UPDATED belt holder (see below)
This is an ridged and precise y carriage for mendel and prusa printers.
This owl shape y carriage features some advantages over the original frog design:
- It utilizes all 5 mounting holes of the heatbed to achieve maximum stiffens for the heatbed.
- It utilizes 4 linear bearings to improve accuracy.
- It uses 3 point bed leveling (4 point leveling is over constraint. 4 Point leveling only seams to work if the construction is flimsy enough)
- 2 guiding rods are used to eliminate rocking in the leveling screws.
- No need to sacrifice flexibility of the print bed to gain accuracy
- The distance between the two bearings on one smooth rod can be extended by 36mm to achieve more precise guiding of the y carriage. See Printbed Diagnosis Pattern
- SC8UU bearings can be used
- Even LM8UU bearings can be locked in the bearing holders to prevent them from slipping out.
- The bearing blocks are a bit shorter and the mounting screws are a bit narrower then in the original design. This reduces the force on the bearings in the case of (slight) misalignment.
- The carriage can be removed with out disassembling the y frame just by pushing the bearings out of the holders.
- The belt is held a bit lower to eliminate the triangular deformation of the belt path. This reduces wobble in the belt tension, witch on one hand improves the belt tension if the carriage is near the center (where most parts are printed). On the other hand it will prevents the belt from going baggy by the wobble of the tension.
Explanation on Youtube (sorry german)
UPDATE: i3 y Belt Holder with Tensioner
UPDATE: I added two versions of cable support brackets to guide the wires of the print bed.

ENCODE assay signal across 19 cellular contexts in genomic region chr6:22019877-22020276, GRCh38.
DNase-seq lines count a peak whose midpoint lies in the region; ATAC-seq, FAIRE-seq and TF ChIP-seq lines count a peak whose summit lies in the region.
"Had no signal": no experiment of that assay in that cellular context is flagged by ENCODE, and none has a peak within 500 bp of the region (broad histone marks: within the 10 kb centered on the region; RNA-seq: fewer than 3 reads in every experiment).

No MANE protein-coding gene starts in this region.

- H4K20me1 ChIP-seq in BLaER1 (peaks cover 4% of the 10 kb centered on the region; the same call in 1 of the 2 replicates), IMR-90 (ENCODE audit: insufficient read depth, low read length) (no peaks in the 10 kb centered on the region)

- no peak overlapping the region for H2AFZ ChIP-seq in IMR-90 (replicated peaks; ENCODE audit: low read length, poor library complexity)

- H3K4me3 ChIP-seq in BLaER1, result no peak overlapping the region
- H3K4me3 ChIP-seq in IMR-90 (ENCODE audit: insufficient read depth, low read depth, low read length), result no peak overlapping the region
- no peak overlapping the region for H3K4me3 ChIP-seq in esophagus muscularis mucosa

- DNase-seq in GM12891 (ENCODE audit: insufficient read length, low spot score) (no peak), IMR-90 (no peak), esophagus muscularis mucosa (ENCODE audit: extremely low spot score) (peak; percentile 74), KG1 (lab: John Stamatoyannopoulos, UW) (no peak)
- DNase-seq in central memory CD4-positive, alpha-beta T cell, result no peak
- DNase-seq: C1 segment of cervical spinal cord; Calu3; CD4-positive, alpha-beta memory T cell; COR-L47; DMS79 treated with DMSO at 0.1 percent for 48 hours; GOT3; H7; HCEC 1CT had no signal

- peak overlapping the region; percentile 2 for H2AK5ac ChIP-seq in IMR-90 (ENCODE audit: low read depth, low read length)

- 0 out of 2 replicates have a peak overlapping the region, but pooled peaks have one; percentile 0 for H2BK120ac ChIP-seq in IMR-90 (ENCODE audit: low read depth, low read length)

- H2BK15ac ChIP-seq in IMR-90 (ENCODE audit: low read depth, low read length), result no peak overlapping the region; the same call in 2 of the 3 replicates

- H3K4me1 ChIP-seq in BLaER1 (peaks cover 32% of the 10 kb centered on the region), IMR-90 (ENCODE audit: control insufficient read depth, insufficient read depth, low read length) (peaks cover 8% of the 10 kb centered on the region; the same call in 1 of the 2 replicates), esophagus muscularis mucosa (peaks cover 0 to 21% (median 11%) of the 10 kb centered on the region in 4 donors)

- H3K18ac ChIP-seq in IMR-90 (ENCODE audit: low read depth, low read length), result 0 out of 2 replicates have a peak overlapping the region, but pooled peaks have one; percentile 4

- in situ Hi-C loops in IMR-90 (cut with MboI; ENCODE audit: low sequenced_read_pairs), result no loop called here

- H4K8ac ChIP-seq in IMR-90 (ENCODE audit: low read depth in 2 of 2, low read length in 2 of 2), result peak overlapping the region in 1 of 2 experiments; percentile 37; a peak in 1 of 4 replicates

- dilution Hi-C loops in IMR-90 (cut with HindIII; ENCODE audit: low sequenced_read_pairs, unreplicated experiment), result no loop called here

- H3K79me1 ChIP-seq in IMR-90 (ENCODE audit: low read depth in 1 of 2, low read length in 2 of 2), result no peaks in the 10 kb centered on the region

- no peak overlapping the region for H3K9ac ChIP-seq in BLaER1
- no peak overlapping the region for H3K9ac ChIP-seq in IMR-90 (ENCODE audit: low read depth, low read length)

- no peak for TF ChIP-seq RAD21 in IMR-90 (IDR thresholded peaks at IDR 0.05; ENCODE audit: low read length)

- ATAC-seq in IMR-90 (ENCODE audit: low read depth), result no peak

=> See also my other Prusa i3 reworks in my Collection
=> This Part is also used in my Prusa i3 master reworks
I recommend using ABS or PETG. PLA might get problems with the heat of the heated print bed.
Print the belt clamp with the slot downwards. If you do so, the shape is not pron to warping.
The bearing holders should be printed as it is shown in the screen shot from the slicer (see above).
You need 4 bearing holders and 8 spacers.
The owl on an scroll saw
Cutting the Owl
The owl should be made from an 5 or 6mm thick piece of acrylic glass (Plexiglas, PMMA).
If you have access to, use an laser cutter. If not, a scroll saw will do the job too. If you are less lucky use an fretsaw. It will be worth the afford.
I do not recommend using aluminum. This will make the carriage a lot heavier. The stability in this design is obtained by construction, not by the materials.
Print the template and glue it on to the protection foil. Check the dimensions before cutting or drilling. Drill the holes on an drill press with an 3.2 mm Drill bit.
Bearing locked with gardening wire
Mounting the bearings
The holes are layed out for SC8LL Bearings. If you wish to use normal LM8UU bearings (witch is ok), you have the choice of using the holes closer to each other or the ones more apart. The closer ones are featuring the same distance as the ones on the original frog design. I recommend using the ones more apart to get better guiding.